Sharice Davids became the first Native American woman elected to Congress on Tuesday after defeating four-term incumbent GOP Rep. Kevin Yoder of Kansas by a wide margin.
Davids, a Democrat who also became the first openly gay lawmaker elected to federal office in Kansas, received 53 percent of the vote when the Associated Press called the race. Yoder trailed with just under 45 percent of the vote.
The tally is a drastic reversal for Yoder, who won his 2016 race by 10 points. He has won all of his campaigns by double digits, including his first campaign in 2010.
Yoder has been hampered by growing anti-Trump sentiment among many Republicans in the 3rd District, which encompasses Kansas’ wealthiest suburbs, just outside of Kansas City. (RELATED: Kansas Incumbent Republican’s $1.3 Million Cash On Hand May Not Be Enough In Hugely Expensive Race)
Yoder attempted to paint Davids as an extreme liberal, blasting ads accusing her of being soft on crime and noting that Davids expressed support for shutting down U.S. Immigration and Customs Enforcement (ICE).
“I would, I would,” Davids said in a podcast interview in July when asked if she supported an end to ICE.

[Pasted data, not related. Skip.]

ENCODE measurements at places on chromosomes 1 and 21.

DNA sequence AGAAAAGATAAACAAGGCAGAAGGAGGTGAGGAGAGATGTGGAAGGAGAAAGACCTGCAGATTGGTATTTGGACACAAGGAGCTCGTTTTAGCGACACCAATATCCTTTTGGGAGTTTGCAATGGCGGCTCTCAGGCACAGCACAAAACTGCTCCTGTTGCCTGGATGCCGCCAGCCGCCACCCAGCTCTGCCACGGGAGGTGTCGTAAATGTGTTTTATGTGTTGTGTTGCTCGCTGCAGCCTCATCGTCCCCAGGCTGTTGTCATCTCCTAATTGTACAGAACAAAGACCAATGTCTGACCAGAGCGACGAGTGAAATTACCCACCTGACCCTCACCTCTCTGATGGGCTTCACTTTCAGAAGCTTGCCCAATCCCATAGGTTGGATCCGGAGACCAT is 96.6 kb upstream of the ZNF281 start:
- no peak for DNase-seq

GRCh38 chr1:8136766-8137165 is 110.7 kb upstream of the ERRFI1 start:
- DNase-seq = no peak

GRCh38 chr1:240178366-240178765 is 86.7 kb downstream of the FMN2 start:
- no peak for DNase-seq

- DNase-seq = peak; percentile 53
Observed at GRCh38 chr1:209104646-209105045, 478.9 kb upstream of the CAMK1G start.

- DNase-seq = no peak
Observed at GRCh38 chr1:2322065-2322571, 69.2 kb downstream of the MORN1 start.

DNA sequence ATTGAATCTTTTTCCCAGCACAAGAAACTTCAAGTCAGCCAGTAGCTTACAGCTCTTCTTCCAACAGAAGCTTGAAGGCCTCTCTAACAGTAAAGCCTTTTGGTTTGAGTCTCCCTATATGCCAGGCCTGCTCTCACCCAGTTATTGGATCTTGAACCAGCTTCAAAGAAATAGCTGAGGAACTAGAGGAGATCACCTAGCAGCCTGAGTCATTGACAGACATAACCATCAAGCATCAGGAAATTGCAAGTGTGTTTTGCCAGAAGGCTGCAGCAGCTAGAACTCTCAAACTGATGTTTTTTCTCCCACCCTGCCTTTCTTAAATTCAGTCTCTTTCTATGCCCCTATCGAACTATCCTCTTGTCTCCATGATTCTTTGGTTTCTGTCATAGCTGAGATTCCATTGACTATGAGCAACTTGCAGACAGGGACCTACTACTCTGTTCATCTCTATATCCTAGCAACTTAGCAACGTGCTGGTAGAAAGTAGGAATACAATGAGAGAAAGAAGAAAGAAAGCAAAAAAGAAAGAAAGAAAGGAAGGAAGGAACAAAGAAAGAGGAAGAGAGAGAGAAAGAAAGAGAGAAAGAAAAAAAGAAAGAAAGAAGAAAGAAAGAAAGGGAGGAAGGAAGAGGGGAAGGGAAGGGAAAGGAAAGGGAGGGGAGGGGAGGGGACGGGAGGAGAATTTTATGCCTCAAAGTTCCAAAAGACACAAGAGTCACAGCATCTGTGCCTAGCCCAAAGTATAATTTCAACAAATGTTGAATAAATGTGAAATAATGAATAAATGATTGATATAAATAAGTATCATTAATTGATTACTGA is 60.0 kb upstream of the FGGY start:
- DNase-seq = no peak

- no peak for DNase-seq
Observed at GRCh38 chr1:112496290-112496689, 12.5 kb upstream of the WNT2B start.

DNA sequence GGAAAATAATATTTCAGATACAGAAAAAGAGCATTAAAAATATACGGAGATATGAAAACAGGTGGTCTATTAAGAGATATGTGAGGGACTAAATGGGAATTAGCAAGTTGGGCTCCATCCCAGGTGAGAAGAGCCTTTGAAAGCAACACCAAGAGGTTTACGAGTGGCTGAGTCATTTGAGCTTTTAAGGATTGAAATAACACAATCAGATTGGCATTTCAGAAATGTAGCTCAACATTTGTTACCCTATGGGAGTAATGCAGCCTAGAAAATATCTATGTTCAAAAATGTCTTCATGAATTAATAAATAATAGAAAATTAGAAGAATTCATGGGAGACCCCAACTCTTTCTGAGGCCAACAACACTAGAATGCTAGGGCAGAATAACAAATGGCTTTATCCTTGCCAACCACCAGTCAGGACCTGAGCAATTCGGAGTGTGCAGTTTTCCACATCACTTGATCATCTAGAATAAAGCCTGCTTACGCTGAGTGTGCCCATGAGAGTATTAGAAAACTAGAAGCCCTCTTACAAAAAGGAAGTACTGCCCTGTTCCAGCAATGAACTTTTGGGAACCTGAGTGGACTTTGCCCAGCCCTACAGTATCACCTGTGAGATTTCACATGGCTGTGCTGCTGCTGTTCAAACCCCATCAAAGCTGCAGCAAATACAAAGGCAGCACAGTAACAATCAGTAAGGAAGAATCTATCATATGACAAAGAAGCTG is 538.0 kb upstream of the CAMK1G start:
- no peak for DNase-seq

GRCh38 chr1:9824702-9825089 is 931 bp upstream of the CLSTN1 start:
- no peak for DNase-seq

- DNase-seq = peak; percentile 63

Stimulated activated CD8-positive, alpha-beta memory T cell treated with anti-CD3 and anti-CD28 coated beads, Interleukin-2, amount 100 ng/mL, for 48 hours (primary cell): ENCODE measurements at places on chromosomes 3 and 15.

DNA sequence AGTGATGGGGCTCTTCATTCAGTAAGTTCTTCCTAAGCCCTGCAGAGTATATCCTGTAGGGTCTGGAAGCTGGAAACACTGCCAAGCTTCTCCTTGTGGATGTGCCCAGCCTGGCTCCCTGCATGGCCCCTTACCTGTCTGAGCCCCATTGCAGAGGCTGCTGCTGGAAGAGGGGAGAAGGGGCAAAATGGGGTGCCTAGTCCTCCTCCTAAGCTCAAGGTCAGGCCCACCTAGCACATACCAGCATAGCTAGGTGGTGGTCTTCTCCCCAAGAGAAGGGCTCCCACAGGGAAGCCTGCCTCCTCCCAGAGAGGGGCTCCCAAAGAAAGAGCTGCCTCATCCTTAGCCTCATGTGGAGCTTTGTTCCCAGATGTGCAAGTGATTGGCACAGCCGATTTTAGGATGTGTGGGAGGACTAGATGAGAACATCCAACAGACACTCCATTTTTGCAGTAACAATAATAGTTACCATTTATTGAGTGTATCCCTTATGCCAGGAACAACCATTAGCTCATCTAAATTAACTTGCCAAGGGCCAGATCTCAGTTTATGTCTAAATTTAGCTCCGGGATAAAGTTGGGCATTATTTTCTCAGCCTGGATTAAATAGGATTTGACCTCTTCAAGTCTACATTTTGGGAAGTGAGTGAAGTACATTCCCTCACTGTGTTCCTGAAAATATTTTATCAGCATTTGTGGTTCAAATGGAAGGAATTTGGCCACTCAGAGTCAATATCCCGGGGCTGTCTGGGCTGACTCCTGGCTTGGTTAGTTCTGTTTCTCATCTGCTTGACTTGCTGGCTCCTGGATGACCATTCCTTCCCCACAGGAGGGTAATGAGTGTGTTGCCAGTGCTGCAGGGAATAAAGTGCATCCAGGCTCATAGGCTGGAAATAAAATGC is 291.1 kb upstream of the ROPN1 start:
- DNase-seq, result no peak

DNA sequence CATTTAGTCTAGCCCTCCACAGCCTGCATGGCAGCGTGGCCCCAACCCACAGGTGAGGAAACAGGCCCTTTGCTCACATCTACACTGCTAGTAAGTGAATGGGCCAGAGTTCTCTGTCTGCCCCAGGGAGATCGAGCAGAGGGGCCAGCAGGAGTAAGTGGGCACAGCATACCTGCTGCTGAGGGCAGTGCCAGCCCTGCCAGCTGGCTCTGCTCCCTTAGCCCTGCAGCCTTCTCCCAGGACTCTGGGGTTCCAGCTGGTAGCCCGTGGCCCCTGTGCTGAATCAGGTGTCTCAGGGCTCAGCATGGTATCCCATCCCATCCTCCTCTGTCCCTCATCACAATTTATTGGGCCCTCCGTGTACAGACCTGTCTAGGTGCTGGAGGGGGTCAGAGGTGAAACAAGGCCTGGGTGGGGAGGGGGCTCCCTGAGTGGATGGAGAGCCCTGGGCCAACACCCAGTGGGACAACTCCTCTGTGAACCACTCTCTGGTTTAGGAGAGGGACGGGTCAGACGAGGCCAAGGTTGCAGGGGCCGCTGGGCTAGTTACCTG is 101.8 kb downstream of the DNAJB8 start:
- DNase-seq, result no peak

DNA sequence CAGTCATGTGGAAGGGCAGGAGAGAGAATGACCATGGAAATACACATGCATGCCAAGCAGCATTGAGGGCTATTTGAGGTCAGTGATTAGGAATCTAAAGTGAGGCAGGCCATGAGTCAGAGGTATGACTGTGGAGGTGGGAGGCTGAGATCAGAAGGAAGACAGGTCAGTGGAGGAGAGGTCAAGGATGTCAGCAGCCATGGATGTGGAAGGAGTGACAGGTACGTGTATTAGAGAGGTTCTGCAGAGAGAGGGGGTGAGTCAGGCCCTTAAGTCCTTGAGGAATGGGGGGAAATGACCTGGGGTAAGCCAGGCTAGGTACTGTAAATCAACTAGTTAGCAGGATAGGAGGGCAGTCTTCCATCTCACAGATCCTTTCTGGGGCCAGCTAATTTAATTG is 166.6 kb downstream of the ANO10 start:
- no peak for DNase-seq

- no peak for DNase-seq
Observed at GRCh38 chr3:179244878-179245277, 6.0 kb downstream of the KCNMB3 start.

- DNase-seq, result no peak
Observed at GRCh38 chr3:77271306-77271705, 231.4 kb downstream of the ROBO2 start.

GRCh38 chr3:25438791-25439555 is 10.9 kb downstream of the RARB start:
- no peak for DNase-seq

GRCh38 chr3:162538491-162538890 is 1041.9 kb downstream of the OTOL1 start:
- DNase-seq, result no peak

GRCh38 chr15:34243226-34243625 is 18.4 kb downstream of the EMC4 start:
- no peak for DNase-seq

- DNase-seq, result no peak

Davids later claimed that she supports reforming ICE rather than shuttering the agency. Asked about her previous comment, she claimed she was “just not being very articulate” in her response.
Davids‘ campaign focused heavily on her military background and path from community college to a fellowship in the Obama White House.
She also aired ads touting her short-lived stint as a professional mixed martial arts fighter. Davids fought to a record of 1-1 before ending her professional career.
Polls conducted just ahead of Tuesday’s election showed Davis with a high single-digit or low double-digit lead over Yoder, who was first elected to office in 2010. Predicting a difficult path for Yoder, the National Republican Congressional Committee in September cut $1 million in planned ad spending in the race.
With her win, Davids becomes the second openly lesbian member of Congress after Democratic Sen. Tammy Baldwin of Wisconsin. She is the first Native American elected to Congress in Kansas.
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